Choosing the target wisely: partial tibial nerve transfer to extensor digitorum motor branches with simultaneous posterior tibial tendon transfer. Could this be a way to improve functional outcome and gait biomechanics?

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OBJECTIVE

The objective of this study was clinical assessment of the reduction of pathological motor phenomena with the recovery of long toe extensors, and evaluation of functional outcome with simultaneous nerve and tendon transfer in cases of common peroneal nerve (CPN) injuries.

METHODS

Seven male patients (mean age 26.4 years) received a partial tibial nerve transfer to the extensor hallucis longus muscle (MEHL) and extensor digitorum longus muscle (MEDL) motor branches, after a mean of 2.7 months following a traction-type injury to the CPN. Tibialis posterior muscle (MTP) tendon transfer through the interosseous route was performed on the same day. The follow-up period included a clinical neurological examination, a modified Stanmore System questionnaire (MSSQ), electromyographic examination of the interference pattern, and a video-based analysis of the gait biomechanics in the 3rd and 12th months. Video analysis of the gait investigated the presence or reduction of “stair-climbing maneuver” (SCM), foot slap (FS), and foot stability during the gait cycle.

RESULTS

The average range of active dorsiflexion in the 3rd month was 0.85°. SCM accompanied walking in 6 patients (86%). FS accompanied walking in 3 patients (43%) and 3 patients (43%) avoided FS by planting the entire foot on the ground. All patients required orthopedic support (shoe inserts) to compensate for mediolateral foot instability. The average MSSQ score was 80.4 points. The average duration for the effective recovery of function (≥ 4 points on the Medical Research Council grading system) of long toe extensors was 11.2 months. The average range of active dorsiflexion in the 12th month increased to 4.4°. A reduction of FS was observed in 5 patients (71%). Excessive foot eversion was reduced in 4 patients (57%). Another 3 patients (43%) required no specific orthopedic shoe inserts. Reduction of pathological motor phenomena with recovery of the long toe extensors resulted in an increase of functional outcome. The average MSSQ score after 12 months was 92.4 points.

CONCLUSIONS

Partial tibial nerve transfer to the motor branches of the extensor hallucis longus and the long toe extensors along with the simultaneous tibialis posterior tendon transfer produce the reduction of FS and bring mediolateral stability to the foot, i.e., improved gait biomechanics. The reduction of pathological motor phenomena at the time of recovery of the long toe extensors is reflected in an increase in patients’ functional perception of the injured lower extremity during daily walking.

ABBREVIATIONS CPN = common peroneal nerve; EMG = electromyography; FFL = forefoot loading; FS = foot slap; HO = heel off; HS = heel strike; MEDL = extensor digitorum longus muscle; MEHL = extensor hallucis longus muscle; MRC = Medical Research Council; MSSQ = modified Stanmore System questionnaire; MTP = tibialis posterior muscle; SCM = stair-climbing maneuver; TB = terminal branch; TO = toe off.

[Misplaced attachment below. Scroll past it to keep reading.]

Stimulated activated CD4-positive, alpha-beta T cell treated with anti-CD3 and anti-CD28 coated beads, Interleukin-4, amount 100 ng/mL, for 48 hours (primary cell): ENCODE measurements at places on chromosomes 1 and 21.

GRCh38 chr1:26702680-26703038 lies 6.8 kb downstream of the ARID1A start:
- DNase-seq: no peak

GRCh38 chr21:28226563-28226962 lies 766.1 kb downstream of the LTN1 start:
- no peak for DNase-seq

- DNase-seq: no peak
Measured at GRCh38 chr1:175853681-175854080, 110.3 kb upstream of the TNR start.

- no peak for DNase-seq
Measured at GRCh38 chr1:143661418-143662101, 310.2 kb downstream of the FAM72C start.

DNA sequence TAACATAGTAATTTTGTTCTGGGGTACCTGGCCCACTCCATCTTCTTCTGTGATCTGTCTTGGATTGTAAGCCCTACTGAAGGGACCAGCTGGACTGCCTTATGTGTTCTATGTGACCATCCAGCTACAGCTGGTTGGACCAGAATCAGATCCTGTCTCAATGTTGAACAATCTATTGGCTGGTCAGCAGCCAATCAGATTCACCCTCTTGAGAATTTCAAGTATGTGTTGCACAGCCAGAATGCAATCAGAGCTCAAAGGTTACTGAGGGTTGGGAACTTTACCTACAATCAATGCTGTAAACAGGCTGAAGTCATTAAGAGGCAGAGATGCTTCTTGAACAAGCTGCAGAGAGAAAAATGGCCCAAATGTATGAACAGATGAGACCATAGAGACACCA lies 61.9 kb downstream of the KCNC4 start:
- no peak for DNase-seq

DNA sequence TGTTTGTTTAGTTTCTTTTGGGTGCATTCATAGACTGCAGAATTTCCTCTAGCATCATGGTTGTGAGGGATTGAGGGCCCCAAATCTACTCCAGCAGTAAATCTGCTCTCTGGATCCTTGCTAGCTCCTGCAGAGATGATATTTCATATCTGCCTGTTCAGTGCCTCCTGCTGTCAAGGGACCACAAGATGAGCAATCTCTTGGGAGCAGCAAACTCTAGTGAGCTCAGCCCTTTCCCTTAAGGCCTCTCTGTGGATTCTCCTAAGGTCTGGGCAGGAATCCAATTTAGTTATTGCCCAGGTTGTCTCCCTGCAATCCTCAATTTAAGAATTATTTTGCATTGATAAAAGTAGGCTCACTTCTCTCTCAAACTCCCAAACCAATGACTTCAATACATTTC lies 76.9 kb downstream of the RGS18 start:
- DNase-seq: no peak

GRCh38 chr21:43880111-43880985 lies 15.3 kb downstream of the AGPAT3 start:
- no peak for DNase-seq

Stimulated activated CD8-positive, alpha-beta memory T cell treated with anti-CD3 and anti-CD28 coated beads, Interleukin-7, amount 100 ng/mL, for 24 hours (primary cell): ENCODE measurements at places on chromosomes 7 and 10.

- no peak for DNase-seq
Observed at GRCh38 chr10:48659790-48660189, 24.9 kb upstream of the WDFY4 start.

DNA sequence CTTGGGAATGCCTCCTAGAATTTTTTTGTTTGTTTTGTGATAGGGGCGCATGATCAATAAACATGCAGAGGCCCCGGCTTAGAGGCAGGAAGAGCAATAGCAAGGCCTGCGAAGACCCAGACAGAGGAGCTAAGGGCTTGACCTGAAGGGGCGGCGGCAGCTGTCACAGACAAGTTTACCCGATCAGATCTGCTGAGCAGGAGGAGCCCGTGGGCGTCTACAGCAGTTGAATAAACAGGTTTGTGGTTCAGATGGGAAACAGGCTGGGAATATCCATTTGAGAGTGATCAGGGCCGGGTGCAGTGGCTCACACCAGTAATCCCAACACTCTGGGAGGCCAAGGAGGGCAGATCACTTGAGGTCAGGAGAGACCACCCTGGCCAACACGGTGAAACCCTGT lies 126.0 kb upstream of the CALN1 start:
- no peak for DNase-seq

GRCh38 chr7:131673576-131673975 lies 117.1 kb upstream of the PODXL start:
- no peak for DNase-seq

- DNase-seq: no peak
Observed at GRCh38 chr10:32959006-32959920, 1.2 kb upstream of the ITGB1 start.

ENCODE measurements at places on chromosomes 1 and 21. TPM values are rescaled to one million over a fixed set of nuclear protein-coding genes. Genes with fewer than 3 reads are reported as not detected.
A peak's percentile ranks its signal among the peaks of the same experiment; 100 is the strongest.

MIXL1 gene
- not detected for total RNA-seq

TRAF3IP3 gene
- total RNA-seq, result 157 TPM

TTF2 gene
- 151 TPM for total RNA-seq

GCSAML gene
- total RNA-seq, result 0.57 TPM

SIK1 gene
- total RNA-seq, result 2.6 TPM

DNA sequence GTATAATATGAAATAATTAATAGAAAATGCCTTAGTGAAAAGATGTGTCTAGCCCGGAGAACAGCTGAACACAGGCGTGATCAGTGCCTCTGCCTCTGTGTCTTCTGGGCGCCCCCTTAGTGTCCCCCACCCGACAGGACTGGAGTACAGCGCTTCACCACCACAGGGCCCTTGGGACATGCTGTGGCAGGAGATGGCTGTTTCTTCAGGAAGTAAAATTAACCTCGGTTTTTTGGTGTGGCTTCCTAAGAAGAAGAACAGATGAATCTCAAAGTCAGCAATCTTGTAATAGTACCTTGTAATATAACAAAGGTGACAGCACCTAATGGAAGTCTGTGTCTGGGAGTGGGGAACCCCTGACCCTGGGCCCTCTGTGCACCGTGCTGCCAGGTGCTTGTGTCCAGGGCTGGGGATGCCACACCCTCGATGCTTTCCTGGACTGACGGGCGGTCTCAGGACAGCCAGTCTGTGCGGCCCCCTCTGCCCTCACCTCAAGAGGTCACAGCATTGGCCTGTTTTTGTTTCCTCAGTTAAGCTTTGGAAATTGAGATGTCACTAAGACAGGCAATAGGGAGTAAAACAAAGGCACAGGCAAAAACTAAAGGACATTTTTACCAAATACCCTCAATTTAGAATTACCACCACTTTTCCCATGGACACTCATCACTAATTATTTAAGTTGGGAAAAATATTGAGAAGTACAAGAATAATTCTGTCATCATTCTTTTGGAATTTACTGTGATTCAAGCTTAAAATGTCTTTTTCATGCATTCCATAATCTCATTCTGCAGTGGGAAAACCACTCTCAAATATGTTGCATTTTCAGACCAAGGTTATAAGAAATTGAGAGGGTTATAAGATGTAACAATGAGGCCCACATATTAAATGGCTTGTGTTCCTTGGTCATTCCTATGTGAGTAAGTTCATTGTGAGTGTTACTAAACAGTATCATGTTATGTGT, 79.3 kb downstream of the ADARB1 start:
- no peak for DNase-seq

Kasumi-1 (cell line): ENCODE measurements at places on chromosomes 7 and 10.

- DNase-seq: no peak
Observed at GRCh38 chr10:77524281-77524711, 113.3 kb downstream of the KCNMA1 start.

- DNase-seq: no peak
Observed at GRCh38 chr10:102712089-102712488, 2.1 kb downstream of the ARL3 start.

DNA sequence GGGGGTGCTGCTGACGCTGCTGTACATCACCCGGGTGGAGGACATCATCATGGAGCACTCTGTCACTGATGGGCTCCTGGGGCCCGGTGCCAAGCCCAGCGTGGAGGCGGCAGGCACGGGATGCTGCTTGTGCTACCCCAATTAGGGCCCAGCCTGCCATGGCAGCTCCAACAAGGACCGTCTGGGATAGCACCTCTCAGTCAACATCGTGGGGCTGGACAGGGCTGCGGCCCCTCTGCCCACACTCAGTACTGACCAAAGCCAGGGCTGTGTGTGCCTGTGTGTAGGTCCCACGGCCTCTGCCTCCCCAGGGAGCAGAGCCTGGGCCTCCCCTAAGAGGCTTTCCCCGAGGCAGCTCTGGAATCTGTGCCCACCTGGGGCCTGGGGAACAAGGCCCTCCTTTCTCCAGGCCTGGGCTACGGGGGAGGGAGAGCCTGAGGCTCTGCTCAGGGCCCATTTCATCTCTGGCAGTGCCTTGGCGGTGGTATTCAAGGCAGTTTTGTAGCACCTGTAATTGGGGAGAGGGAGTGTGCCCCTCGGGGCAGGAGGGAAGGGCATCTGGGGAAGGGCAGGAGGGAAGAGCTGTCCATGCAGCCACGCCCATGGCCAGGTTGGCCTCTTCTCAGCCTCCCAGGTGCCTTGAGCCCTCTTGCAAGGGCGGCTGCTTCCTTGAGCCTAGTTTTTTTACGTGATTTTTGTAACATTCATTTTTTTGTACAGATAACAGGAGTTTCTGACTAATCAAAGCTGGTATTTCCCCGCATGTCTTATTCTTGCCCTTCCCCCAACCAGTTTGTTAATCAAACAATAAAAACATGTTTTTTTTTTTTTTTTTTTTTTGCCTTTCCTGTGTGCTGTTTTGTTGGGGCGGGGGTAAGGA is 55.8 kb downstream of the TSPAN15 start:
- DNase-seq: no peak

Article Information

Correspondence Alexander A. Gatskiy: Romodanov Neurosurgery Institute, National Academy of Medical Sciences of Ukraine, Kyiv, Ukraine. drgatskiy@mail.ru.

INCLUDE WHEN CITING Published online June 7, 2019; DOI: 10.3171/2019.3.JNS182866.

Disclosures The authors report no conflict of interest concerning the materials or methods used in this study or the findings specified in this paper.

© AANS, except where prohibited by US copyright law.

Headings

Figures

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    Graphic representation of pathological motor phenomena during the corresponding phases of the gait cycle after MTP transfer (A) and partial tibial nerve transfer to the motor branch of the tibialis anterior muscle (B). EDL = extensor digitorum longus muscle; EHL = extensor hallucis longus muscle; NT = nerve transfer; PM = peroneus longus and brevis muscles; TA = tibialis anterior muscle; TP = tibialis posterior muscle. Figure is available in color online only.

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    Schematic representation of the partial tibial nerve transfer to the MEHL and MEDL motor branches via the direct repair technique (patients 1 and 4, see Table 1). 1 = motor branch of the tibial nerve to the lateral head of the gastrocnemius muscle; 2 = healthy-appearing fascicles to the MEHL and MEDL dissected within the CPN trunk; Art = articular branch; CF = caput fibulae; DPN = deep peroneal nerve; EDL = fascicles to MEDL; EHL = fascicles to MEHL; Sci = sciatic; SPN = superficial peroneal nerve; Sur = sural nerve; TA = fascicles to tibialis anterior muscle; TN = tibial nerve. Orientation: A = anterior; P = posterior; Ca = caudal; Cr = cranial. Figure is available in color online only.

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    Schematic representation of the partial tibial nerve transfer to the MEHL and MEDL motor branches with graft interposition: scenario 1.1, patients 3 and 7; scenario 1.2, patients 2, 5, and 6 (see Table 1). 1 = motor branch of the tibial nerve to the lateral head of the gastrocnemius muscle; 2 = healthy-appearing fascicles to the MEHL and MEDL dissected within the CPN trunk. Figure is available in color online only.

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    Graphic representation of pathological motor phenomena during the corresponding phases of the gait cycle: 3 months (A) and 12 months (B) after surgery (at the time of MEHL and MEDL recovery). Figure is available in color online only.

  • View in gallery

    Dynamics of change in the MSSQ score in all 7 patients at 3 and 12 months after surgery. Figure is available in color online only.

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